Cx: Perhaps you have never used loans before. That means there isn’t enough data to tell if you are creditworthy. Not exactly a bad credit rating per se but banks will look upon such a grading less favourably which will result in a lower loan amount approved.

Hz: You have had a loan amount of at least $300 written off, or the loan repayment has been restructured or is at least 90 days past due. It is unlikely that you can get a bank loan while this is still on your credit report. However, if you repay the loan amount, this credit grade will be removed after three years.

How to clear a bad credit history in Singapore?

Apart from certain credit grades (HH, GG, HX, HZ) it is usually possible to improve a bad credit score in as little as three months. You can use the 4 methods indicated below to clear a bad credit history:

1. For a grade of Cx, simply apply for a credit card and repay it promptly.

You can consider getting a credit card with an instant cashback promotion, such as one that gives you $80 or $200 the moment you activate it. Charge a few items to the credit card and repay the full amount before the billing cycle.

There will be no interest charged if you pay before the billing cycle, and you’ll even make some extra money from the free cashback. But do not go overboardand start actually accumulating debt! 

Also,  try to keep it to one credit card or at a maximum 3.

2. Make your loan repayments within 14 days of getting the bill.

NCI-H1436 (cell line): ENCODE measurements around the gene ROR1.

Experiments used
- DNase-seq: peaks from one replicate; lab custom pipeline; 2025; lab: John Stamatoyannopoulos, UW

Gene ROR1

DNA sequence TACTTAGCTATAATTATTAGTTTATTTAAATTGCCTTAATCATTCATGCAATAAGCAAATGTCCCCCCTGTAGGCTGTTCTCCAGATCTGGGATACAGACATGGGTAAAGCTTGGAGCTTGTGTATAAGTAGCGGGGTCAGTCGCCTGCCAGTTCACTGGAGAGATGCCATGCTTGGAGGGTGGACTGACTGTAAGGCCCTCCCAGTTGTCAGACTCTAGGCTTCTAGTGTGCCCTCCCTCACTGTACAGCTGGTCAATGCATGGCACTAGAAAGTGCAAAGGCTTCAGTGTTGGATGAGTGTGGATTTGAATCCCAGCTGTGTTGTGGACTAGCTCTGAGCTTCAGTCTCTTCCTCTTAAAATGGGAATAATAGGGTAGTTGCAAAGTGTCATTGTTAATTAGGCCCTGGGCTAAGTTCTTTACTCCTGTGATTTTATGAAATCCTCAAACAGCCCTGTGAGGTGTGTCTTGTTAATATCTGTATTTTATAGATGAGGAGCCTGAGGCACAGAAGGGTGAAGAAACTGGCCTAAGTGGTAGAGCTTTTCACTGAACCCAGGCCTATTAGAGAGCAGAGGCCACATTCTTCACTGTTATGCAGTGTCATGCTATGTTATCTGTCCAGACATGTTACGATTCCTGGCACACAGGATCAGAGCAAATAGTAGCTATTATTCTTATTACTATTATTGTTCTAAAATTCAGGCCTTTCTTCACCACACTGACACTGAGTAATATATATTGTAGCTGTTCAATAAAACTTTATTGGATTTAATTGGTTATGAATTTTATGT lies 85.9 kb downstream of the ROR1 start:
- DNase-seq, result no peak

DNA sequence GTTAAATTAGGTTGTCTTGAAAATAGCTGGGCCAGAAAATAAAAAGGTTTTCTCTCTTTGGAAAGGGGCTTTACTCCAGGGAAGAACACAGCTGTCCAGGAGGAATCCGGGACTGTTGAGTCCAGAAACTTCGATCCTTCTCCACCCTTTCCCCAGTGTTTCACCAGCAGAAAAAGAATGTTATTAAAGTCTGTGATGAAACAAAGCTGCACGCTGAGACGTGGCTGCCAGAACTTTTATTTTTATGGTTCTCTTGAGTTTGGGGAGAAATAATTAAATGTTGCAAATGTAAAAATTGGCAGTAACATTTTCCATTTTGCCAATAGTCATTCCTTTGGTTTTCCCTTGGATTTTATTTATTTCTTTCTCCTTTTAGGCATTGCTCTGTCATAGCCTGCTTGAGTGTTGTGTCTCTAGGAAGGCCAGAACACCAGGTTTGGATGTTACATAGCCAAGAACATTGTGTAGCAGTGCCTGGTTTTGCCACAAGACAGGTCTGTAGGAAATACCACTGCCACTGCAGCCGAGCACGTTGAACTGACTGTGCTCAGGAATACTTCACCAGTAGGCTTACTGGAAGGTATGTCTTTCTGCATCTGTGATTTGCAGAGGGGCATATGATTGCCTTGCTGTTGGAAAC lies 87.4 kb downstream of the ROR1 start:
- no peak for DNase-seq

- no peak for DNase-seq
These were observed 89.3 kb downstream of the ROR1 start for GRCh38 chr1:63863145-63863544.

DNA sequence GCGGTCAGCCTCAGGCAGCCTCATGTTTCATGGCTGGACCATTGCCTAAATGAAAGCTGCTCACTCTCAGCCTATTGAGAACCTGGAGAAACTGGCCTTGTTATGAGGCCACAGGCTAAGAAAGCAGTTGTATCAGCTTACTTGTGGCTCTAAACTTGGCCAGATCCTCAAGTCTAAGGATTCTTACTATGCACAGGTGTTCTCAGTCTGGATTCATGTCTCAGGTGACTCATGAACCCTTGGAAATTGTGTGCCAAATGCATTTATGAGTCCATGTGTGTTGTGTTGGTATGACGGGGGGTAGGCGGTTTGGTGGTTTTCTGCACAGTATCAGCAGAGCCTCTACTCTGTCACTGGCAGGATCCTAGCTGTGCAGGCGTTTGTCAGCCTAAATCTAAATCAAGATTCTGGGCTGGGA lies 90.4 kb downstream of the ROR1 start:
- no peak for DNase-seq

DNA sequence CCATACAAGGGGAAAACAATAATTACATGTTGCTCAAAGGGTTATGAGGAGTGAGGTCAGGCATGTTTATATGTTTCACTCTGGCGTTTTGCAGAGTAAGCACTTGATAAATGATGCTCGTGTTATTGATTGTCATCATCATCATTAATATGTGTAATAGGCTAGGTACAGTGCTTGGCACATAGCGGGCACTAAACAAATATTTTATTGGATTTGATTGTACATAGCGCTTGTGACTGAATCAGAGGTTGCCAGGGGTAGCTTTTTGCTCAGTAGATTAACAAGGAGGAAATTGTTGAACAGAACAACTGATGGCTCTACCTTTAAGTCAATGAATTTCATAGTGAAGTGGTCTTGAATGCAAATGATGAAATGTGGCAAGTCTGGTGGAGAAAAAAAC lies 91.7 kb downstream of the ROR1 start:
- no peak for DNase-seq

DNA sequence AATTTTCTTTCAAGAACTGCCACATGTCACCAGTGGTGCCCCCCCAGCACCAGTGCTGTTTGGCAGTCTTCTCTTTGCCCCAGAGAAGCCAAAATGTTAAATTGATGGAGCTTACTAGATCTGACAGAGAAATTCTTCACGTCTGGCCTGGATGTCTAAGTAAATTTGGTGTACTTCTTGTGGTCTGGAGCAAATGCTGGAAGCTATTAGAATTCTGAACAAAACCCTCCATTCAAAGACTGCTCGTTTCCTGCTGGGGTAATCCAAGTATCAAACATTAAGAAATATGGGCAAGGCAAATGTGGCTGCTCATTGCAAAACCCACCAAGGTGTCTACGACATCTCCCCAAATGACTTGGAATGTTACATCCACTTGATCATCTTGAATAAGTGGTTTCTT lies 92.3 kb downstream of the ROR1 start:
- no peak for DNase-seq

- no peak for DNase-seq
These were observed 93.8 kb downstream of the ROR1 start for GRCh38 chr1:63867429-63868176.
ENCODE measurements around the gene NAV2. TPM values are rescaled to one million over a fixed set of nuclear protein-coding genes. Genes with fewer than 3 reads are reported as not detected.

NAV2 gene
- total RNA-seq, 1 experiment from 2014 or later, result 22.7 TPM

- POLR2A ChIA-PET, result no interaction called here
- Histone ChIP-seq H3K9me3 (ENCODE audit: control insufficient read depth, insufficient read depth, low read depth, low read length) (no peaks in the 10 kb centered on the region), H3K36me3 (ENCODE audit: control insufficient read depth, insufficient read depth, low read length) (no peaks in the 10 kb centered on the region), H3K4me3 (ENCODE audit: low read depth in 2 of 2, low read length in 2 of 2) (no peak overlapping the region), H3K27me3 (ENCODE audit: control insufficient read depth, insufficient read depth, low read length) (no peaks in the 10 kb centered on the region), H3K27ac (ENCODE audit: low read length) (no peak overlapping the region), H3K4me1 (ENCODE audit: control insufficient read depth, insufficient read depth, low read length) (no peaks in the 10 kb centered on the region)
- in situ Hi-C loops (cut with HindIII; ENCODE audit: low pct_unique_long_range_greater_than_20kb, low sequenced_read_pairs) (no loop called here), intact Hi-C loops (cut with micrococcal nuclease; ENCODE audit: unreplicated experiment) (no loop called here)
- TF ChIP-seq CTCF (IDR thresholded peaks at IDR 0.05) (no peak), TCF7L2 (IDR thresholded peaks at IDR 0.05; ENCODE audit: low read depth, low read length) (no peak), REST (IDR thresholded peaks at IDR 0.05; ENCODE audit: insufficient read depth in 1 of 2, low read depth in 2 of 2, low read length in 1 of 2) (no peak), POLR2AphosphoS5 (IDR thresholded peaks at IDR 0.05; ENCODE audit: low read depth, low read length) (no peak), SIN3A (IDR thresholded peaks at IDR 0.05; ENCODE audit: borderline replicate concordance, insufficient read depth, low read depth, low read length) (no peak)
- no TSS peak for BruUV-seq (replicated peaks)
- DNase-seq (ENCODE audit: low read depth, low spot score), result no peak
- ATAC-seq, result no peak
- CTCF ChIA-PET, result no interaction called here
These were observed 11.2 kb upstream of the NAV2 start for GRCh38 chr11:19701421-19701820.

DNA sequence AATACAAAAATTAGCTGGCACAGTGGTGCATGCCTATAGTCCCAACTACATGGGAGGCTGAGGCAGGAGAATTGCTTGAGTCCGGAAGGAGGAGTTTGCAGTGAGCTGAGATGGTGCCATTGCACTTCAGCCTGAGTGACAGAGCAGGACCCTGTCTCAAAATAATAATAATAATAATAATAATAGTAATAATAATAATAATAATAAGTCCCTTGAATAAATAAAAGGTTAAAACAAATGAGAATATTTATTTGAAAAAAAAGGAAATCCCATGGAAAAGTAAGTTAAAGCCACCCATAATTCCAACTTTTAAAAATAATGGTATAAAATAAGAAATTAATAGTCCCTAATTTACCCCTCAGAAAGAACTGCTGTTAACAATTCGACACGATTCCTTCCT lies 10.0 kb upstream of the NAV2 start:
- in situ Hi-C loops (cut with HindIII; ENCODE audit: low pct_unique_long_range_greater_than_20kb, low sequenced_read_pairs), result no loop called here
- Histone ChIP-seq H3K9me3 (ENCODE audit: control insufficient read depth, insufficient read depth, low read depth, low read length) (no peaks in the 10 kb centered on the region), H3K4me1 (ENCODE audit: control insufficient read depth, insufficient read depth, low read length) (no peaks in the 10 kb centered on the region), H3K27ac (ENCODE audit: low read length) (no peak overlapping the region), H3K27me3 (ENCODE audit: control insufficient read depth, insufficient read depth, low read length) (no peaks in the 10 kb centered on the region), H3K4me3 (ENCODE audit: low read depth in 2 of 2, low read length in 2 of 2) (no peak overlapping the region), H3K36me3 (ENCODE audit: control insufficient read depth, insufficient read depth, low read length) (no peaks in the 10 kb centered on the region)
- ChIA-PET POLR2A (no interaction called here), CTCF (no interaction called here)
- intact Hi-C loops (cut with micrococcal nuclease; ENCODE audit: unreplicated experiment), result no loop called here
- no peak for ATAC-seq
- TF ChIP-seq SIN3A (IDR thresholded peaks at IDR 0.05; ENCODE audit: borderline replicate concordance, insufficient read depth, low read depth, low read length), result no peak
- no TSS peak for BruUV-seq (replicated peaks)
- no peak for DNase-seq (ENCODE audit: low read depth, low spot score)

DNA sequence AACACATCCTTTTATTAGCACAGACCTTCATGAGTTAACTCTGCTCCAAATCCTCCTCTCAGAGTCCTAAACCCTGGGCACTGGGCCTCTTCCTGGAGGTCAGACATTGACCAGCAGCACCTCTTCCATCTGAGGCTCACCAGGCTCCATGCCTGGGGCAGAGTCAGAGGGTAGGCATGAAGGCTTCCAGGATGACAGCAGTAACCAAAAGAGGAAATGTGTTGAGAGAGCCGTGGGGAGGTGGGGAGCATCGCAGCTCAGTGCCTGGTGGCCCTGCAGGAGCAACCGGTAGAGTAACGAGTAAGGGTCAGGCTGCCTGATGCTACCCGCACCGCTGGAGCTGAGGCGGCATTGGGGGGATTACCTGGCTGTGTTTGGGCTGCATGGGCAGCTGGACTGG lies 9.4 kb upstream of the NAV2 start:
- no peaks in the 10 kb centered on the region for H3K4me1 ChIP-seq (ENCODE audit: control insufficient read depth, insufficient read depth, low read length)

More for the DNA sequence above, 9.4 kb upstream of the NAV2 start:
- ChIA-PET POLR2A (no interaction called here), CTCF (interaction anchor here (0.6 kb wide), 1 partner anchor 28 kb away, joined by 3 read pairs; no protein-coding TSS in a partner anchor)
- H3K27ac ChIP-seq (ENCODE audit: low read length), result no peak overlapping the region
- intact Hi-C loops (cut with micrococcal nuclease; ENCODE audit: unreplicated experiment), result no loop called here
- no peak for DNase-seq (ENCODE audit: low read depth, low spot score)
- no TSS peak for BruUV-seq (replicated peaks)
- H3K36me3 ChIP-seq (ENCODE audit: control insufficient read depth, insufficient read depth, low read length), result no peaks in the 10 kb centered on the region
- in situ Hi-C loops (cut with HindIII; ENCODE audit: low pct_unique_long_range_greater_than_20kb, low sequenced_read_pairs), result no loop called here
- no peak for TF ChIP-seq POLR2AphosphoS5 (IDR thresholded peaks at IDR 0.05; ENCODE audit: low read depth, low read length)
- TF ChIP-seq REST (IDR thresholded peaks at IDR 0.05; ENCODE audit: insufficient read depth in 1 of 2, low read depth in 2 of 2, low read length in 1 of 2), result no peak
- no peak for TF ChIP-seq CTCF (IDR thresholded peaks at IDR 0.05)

Even a single late reminder can sometimes be enough to move your credit grade from AA to BB. If you haven’t been doing this, you can improve your credit score by making full and prompt for the next three months.

Do note that paying the minimum balance on your credit card is not the way to go and instead clearing all credit card balances monthly is the ideal approach.

3. Close credit accounts that you are not using.

If you have any unused credit cards or lines of credit, pay off any outstanding amount and close them. Ideally, try not to have more than two active credit accounts prior to a home loan application.

4. Obtain written confirmation that your debts are settled.

Get confirmation letters from the relevant banks to state that your various overdue accounts have been settled and closed with no outstanding balance. This will speed up your loan application process. 

Sometimes, there will be a delay before your credit score reflects such repayments.

What if you have a more serious debt issue?

For more serious debt issues, consider using a Debt Consolidation Plan (DCP) instead of a Debt Management Plan (DMP).

The DCP and DMP are both designed to help people in serious debt. However, they work differently from each other.

Under the DCP, all your high-interest, unsecured loans will be consolidated under a single account. For example, if you owe $25,000 across five credit cards, and $30,000 in six separate personal loans, it will all be consolidated into a single $55,000 debt with a single bank. A single interest rate will apply to the whole amount).

The DCP is open to all Singapore Citizens and Singapore Permanent Residents earning $20,000 to $120,000 per year. You must owe at least 12 times your annual income to qualify for the DCP. 

The DMP is a personal finance management programme in which a debt counsellor helps with your monthly budget, and may assist in negotiating with creditors. The DMP is often an intervention to stave off impending bankruptcy.

Between the two, the DCP gives you a better chance on a home loan application. It’s still possible to calculate how much debt you can afford to service, taking into account your DCP repayments.

If you would like to obtain your credit report, you can do so online via Credit Bureau Singapore for a fee of $6.42 or view the other available options.

Alternatively, a free credit report is always provided by the bank whenever a credit card or loan application is made.